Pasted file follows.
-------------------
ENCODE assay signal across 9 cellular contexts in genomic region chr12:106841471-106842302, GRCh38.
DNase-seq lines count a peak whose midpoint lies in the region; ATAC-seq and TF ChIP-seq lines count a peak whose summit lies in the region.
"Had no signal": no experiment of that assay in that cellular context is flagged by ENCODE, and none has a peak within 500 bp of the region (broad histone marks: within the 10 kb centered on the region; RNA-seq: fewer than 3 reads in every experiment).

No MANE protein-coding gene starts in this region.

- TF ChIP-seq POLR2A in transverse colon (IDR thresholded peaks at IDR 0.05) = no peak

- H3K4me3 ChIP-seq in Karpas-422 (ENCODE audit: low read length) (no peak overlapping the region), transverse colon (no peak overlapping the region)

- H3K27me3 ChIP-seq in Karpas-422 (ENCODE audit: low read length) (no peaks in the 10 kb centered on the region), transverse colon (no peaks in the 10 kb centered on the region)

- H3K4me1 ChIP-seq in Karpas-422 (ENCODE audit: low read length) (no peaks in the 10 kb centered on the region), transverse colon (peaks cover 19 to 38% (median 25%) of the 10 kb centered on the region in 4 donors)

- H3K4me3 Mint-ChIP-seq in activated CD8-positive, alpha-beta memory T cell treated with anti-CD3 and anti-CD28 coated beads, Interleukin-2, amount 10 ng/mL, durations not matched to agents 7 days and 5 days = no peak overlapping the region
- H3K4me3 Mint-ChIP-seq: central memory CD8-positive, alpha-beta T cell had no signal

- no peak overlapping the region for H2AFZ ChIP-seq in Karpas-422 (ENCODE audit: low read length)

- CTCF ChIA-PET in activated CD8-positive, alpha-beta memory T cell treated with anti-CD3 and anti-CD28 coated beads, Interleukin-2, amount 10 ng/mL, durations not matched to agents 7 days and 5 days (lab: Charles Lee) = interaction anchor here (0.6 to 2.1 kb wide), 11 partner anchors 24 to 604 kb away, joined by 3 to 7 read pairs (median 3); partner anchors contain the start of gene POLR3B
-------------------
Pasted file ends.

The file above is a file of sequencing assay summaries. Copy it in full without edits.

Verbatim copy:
ENCODE assay signal across 9 cellular contexts in genomic region chr12:106841471-106842302, GRCh38.
DNase-seq lines count a peak whose midpoint lies in the region; ATAC-seq and TF ChIP-seq lines count a peak whose summit lies in the region.
"Had no signal": no experiment of that assay in that cellular context is flagged by ENCODE, and none has a peak within 500 bp of the region (broad histone marks: within the 10 kb centered on the region; RNA-seq: fewer than 3 reads in every experiment).

No MANE protein-coding gene starts in this region.

- TF ChIP-seq POLR2A in transverse colon (IDR thresholded peaks at IDR 0.05) = no peak

- H3K4me3 ChIP-seq in Karpas-422 (ENCODE audit: low read length) (no peak overlapping the region), transverse colon (no peak overlapping the region)

- H3K27me3 ChIP-seq in Karpas-422 (ENCODE audit: low read length) (no peaks in the 10 kb centered on the region), transverse colon (no peaks in the 10 kb centered on the region)

- H3K4me1 ChIP-seq in Karpas-422 (ENCODE audit: low read length) (no peaks in the 10 kb centered on the region), transverse colon (peaks cover 19 to 38% (median 25%) of the 10 kb centered on the region in 4 donors)

- H3K4me3 Mint-ChIP-seq in activated CD8-positive, alpha-beta memory T cell treated with anti-CD3 and anti-CD28 coated beads, Interleukin-2, amount 10 ng/mL, durations not matched to agents 7 days and 5 days = no peak overlapping the region
- H3K4me3 Mint-ChIP-seq: central memory CD8-positive, alpha-beta T cell had no signal

- no peak overlapping the region for H2AFZ ChIP-seq in Karpas-422 (ENCODE audit: low read length)

- CTCF ChIA-PET in activated CD8-positive, alpha-beta memory T cell treated with anti-CD3 and anti-CD28 coated beads, Interleukin-2, amount 10 ng/mL, durations not matched to agents 7 days and 5 days (lab: Charles Lee) = interaction anchor here (0.6 to 2.1 kb wide), 11 partner anchors 24 to 604 kb away, joined by 3 to 7 read pairs (median 3); partner anchors contain the start of gene POLR3B